My blog is slowing down lately and the problem seems to be coming from hosting server side. This site will be down for a day at least. Migration to a new server will take 24 to 72 hours to complete.


AMD Kaveri A-Series APU

AMD Kaveri A-Series APU 4

AMD is launching their new lineup of APUs codename “Kaveri” and this isn’t typical APU fashion has promised to deliver some good CPU performance and some very impressive graphics performance to go along with it. These APUs aren’t designed to go head to head against Intel‘s high end Haswell parts but the reality of it is, they aren’t designed to do necessarily the same things. These are different processors so they come in right around the 200 dollar mark and the aim is to provide decent frame rates (FPS) in games without the need for dedicated graphics card as well as being able to provide truly next-generation compute performance using that onboard graphics.

There are two main code words for the series APUs are Steamroller and GCN . Steamroller is AMD’s NextGen CPU architecture for the 4 CPU cores and GCN are Graphics Core Next is the codename for their Hawaii architecture.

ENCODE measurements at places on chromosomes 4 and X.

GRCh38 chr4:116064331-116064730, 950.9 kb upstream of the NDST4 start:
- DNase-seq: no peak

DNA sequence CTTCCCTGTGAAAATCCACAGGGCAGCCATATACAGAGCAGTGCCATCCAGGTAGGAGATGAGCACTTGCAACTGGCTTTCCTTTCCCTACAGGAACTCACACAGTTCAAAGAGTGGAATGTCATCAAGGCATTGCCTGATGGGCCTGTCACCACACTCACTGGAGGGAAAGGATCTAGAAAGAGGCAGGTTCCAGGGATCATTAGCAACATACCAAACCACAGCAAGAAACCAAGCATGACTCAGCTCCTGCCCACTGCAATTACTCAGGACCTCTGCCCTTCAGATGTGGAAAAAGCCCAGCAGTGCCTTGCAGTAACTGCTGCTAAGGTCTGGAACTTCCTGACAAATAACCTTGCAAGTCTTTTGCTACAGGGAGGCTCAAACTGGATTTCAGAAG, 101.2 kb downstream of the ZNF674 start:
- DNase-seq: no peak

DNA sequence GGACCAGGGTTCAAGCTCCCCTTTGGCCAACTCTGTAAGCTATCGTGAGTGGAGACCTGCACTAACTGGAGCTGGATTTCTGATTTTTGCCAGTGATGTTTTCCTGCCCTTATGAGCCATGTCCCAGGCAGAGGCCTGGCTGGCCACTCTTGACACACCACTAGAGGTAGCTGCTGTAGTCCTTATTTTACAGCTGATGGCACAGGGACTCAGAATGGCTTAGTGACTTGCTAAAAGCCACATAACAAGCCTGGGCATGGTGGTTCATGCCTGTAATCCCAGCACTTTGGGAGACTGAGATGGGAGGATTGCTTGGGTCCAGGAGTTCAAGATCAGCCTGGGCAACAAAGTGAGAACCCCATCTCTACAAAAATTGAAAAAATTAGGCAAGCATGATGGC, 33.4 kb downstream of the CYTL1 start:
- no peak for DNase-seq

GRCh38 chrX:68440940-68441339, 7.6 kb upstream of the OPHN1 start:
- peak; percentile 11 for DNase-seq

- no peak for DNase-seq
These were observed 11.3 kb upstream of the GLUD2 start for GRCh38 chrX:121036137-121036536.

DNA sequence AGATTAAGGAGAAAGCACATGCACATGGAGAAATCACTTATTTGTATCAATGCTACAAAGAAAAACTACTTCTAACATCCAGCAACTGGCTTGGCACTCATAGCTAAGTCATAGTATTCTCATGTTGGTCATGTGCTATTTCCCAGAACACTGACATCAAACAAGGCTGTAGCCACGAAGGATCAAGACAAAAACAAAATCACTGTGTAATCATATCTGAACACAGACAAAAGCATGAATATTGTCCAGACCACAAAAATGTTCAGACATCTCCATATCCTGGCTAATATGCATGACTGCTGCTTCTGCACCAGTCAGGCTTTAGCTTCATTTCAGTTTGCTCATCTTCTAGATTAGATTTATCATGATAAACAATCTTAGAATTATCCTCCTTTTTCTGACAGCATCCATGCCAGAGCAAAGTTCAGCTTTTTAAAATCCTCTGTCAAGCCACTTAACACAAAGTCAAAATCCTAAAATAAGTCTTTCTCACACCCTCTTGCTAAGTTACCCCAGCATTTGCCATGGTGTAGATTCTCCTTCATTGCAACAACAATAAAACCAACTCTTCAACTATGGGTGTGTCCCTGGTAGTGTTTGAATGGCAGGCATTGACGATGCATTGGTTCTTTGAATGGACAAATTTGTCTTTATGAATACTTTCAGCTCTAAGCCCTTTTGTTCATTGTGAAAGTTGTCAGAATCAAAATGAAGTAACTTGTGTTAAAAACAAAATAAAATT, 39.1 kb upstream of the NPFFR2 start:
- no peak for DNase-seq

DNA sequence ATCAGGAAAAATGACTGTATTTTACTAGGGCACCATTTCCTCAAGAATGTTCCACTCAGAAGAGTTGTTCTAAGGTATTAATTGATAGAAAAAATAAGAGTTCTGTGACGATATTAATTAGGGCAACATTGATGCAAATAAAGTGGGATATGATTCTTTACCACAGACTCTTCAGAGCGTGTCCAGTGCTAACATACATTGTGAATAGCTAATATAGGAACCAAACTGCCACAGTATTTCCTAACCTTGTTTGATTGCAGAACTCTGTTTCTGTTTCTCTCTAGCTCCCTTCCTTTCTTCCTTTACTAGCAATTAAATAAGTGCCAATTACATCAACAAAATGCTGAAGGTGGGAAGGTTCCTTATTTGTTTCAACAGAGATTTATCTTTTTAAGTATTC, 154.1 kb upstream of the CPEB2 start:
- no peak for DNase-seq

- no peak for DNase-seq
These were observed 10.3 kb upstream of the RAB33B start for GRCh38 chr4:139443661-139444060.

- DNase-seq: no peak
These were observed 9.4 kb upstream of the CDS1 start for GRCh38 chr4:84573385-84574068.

So the same GPU technology on their R9-290 series. So got things like DirectX 11.2 support, true-audio support and support for AMD’s mantle API. Actually something that’s interesting to note is; in this processor actually uses almost half up the entire die area for the GPU, which is going to be focused on gaming performance and compute performance. That amount of space means that there’s not a whole lot of room for the CPU cores in so Kaveri is actually a pretty mundane affair on the CPU side. It got 4 cores with a high end hitting 3.7 gigahertz or turbo-up to 4.0 gigahertz and the low end part clocking at 3.3 and turbo-up to 3.8.

AMD Kaveri A-Series APU 1